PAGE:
Nearly 80% of the funeral homes in the United States are family and/ or multi generationally owned businesses. ( This figure increased during the last decade of the 20th century because many large corporations that owned multiple funeral homes across America gradually became aware of the reality that the funeral / memorialization industry was still very relationally and emotionally driven rather than price or location driven. During that time frame those large corporate chain operatives within the funeral industry began to sell off some of those more relationally and emotionally driven businesses that were producing a lower volume of business and were located in the suburban or rural communities where they owned larger volume firms. It proved to be a wise move that benefitted all involved with the transition

The funeral and memorialization segment of the death care industry generally recognizes authority from within its own ranks. This is to say that a younger licensed funeral practitioner will listen and adhere to a fellow practitioner with more experience and seniority than they will an outside authority such as a government licensing board. It doesn’t mean that the will operate contrary to an imposed non-discerning law affecting the business. But generally compliance will not be found in the attitude. The death care industry reflects a very private demeanor and desires to govern itself as it did for nearly a century before government licensing and regulations began to be imposed around World War II.

The overall mentality amongst funeral service professionals is that they know what they do and how to do it well, not only for the benefit of all they serve, but for themselves also. They generally resent uneducated and inexperienced advisors and consultants attempting to control their practice or regulate their boundaries.  

Well trained and experienced funeral professionals and memorial event planners realize that they are providing a needed service for the entire human experience. This is evident not only in the preparation of the deceased human remains for final disposition, but also in the psychological care and the spiritual environment they provide for the surviving families who have suffered the death of a loved one. Yet, to many of these practitioners the services they provide are deeply rooted in sociological acceptance and in well-established cultural traditions. Transition and change often come very slow and very gradually within the industry. Because of this, funeral service practitioners occasionally find themselves somewhat behind the pace of technology and the mainstream societal trends. There is a saying that describes the overall mentality of the funeral industry in somewhat of a comical way - “Tradition dies screaming!”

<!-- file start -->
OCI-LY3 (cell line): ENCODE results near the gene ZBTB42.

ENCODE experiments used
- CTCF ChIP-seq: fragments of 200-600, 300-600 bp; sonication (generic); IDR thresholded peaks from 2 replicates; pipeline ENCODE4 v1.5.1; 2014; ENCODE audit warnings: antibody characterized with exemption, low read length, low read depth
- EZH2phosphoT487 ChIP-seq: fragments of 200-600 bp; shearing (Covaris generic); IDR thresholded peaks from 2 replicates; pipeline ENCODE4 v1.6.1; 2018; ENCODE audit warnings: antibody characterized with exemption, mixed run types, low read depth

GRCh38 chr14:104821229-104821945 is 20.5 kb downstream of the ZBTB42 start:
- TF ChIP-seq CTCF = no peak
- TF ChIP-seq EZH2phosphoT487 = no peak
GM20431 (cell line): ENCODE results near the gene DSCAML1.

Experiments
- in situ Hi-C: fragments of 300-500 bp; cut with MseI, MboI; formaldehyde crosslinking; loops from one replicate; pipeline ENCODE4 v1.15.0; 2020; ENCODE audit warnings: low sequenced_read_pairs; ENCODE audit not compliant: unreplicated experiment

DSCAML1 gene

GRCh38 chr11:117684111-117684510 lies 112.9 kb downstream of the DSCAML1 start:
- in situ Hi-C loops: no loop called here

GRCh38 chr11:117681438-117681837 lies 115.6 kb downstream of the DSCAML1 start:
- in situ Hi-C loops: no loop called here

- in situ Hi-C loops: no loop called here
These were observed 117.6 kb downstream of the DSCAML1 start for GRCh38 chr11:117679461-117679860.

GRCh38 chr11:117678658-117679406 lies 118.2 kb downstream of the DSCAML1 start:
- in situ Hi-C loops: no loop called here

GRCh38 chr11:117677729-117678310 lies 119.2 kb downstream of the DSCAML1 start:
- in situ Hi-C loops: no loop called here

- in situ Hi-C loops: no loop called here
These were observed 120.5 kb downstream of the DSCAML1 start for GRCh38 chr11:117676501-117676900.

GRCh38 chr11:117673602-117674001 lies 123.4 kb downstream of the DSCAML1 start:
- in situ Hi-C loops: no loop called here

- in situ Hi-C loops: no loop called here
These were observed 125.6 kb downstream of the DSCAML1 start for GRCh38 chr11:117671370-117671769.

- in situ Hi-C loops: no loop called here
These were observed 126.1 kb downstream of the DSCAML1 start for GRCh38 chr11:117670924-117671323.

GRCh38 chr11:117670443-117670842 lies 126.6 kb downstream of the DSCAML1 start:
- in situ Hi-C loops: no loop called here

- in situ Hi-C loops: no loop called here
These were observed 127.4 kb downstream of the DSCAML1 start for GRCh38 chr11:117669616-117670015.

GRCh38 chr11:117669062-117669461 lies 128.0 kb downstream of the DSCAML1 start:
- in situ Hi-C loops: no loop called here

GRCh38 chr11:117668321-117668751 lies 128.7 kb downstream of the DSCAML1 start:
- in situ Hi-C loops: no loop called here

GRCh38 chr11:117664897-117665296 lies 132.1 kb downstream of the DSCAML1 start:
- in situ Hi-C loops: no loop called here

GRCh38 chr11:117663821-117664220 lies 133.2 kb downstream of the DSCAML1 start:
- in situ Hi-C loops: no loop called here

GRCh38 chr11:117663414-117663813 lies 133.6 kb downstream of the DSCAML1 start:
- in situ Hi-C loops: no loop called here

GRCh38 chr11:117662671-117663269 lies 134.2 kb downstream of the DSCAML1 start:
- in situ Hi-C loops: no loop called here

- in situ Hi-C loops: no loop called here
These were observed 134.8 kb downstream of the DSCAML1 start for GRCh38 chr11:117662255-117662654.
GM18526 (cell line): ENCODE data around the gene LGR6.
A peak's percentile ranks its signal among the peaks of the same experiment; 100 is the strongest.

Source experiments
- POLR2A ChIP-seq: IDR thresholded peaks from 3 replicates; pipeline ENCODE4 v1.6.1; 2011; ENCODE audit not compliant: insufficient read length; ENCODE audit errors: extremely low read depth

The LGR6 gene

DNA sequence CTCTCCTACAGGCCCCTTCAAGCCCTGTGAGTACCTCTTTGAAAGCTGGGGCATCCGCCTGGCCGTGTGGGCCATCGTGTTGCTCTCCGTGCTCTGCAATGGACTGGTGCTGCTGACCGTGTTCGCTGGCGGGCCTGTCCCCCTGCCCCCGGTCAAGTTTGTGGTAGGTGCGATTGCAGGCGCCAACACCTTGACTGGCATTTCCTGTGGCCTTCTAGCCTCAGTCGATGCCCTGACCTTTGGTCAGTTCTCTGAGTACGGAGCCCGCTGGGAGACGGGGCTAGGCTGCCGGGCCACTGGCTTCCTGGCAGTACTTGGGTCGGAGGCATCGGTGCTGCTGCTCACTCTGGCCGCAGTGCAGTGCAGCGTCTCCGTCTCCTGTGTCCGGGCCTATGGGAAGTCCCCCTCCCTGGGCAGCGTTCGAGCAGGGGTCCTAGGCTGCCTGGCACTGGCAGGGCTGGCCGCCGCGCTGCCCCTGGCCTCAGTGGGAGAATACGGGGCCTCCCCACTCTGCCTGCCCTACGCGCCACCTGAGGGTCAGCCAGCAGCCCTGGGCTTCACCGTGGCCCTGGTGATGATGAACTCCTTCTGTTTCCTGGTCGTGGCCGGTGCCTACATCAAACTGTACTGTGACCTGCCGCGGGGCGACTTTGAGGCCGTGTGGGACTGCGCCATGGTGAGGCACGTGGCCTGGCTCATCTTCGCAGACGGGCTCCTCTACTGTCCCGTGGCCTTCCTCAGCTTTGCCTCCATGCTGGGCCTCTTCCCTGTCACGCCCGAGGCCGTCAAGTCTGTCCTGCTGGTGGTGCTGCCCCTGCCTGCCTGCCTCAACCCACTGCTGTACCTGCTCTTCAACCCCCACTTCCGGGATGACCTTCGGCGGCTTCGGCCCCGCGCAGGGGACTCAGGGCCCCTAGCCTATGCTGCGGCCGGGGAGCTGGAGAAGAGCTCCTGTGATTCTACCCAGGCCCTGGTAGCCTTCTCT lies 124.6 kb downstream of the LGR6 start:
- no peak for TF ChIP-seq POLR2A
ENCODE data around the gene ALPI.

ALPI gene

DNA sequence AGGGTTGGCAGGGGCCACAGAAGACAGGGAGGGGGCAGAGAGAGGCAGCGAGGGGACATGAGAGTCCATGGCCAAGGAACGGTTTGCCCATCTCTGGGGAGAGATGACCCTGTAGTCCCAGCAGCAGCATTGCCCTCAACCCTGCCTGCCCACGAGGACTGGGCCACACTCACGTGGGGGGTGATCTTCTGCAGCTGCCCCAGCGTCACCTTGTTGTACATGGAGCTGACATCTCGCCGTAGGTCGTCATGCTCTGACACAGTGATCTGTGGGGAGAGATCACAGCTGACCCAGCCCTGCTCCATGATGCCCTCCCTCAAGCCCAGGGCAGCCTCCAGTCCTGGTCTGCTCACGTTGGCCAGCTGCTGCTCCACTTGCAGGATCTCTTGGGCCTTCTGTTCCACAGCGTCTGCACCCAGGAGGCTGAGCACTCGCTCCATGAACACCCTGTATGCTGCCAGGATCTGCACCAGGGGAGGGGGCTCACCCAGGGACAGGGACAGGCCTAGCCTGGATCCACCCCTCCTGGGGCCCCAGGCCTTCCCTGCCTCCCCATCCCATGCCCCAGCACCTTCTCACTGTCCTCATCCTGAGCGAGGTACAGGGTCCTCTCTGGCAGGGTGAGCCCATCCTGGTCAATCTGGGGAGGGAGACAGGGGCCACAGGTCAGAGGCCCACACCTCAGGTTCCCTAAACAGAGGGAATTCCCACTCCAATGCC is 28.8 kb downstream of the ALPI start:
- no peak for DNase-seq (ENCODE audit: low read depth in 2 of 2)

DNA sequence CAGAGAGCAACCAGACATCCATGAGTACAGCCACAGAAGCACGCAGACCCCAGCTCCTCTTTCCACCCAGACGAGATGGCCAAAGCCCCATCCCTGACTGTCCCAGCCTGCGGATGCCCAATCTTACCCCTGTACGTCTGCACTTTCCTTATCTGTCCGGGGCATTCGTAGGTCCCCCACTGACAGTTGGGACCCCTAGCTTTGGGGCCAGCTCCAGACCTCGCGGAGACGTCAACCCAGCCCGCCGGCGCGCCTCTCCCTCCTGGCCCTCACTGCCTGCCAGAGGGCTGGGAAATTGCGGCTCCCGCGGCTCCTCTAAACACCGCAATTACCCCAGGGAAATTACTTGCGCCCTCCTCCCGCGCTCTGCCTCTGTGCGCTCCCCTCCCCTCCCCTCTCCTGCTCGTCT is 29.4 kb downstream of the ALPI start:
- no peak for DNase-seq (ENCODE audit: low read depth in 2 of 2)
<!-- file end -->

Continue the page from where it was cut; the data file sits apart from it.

There are a couple of myths have surfaced in the last fifty years or so within the general population that haunt the death care industry. These myths are not really new, they just have emerged to more notoriety in recent decades. .

The first such myth is that of body donation. This is when someone bequeaths their mortal body to a recognized learning institution to become the object of instructional dissection. This bequeathal is different than that of simply allowing the retrieval of transplantable body tissue and organs for the perpetuation of other human lives.

Bequeathal for instructional dissection generally is terminated with the cremation of that which remains of the completely dissected body. Typically the cremated remains are returned to the surviving family members if so desired.

Bequeathal of human tissue and organs for the expressed purpose of transplantation does not a terminating effect on the preparation of the human remains for a funeral or memorial process. However, it is widely known that a very small percent of these harvested organs and tissue are ever used in actual transplants.         

When someone says “I’ll just donate my body”, they are generally really wanting to avoid the process and maybe the expense of permitting their family to grieve properly and to experience a meaningful memorialization.